Survive Your Allergies With These Four Tips

Sneezing, itchy nose, watery eyes, and hives: these are all common symptoms of allergies. If you suffer from these symptoms, you know the discomfort that comes from untreated allergies. Fortunately, proper treatment can help you manage your condition. Here are four tips that can help you survive your allergies:

1. Find the source of your environmental allergies.

In some cases, the source of your allergies is obvious. In other cases, you may not know what's causing your allergic reaction. In order to avoid your allergy triggers, you first need to identify them. An allergist clinic can help you with this step by performing an allergy test on your skin. During this test, your allergist will use small needles to introduce common allergens into your system. Based on your skin's reaction, they'll be able to figure out what causes your allergies. Common allergens include things like mold, pollen, animal dander, and dust.

2. Identify food allergies.

If you suspect you have a food allergy, you can try an elimination diet. In order to undertake an elimination diet, you'll have to stop eating foods that are common allergy triggers. According to Healthline, you should cut these foods out of your diet for three weeks. After three weeks have passed, spend another three weeks gradually reintroducing foods into your diet one at a time. If you have an allergic reaction, you'll know which food is the culprit.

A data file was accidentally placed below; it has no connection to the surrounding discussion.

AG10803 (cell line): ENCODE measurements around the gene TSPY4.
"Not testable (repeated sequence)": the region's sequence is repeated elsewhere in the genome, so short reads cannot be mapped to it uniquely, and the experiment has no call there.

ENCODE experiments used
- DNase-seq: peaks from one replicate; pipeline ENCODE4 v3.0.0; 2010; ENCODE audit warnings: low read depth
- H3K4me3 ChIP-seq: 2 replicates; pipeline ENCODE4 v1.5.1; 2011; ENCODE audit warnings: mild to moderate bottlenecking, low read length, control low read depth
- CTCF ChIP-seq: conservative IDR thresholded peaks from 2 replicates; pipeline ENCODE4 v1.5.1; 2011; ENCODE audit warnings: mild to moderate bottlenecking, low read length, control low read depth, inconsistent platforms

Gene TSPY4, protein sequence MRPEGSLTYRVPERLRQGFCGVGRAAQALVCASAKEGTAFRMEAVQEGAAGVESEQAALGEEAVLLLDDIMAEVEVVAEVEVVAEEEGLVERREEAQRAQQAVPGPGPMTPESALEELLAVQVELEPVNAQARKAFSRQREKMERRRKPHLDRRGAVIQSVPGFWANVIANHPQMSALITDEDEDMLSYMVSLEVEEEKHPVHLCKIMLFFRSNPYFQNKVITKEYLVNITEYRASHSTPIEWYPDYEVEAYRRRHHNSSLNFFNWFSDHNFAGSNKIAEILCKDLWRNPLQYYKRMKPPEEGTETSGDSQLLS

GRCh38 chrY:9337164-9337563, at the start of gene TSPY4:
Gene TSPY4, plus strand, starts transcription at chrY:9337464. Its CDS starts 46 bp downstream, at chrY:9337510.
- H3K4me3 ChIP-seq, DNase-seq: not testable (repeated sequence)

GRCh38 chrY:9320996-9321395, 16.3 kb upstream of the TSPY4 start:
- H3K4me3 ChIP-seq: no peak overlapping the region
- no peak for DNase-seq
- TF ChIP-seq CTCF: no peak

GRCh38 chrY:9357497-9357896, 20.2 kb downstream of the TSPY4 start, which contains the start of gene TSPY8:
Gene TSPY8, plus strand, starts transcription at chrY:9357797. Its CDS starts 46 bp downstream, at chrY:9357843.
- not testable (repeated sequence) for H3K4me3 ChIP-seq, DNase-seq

3. Don't deliberately introduce allergens into your system.

Once you've figured out what causes allergic reactions, it's best to stay away from those things. Some people with food allergies continue to eat the foods they're allergic to, figuring that a mild allergic reaction isn't a big deal. However, allergic reactions can get worse over time. Eventually, you may have an anaphylactic reaction to something that had previously only caused minor symptoms. Take your allergies seriously.

4. Ask your allergist if you need an epinephrine autoinjector.

People with severe allergies who are at risk for anaphylaxis should carry an epinephrine autoinjector with them at all times. This is a rescue medication meant to stop anaphylactic shock. It can keep your airway clear and allow you time to call 911 and get to a hospital for further treatment. If you're concerned about the cost of an epinephrine autoinjector, you should know that generic versions of this medication are available and they're typically much more affordable than their name-brand counterparts.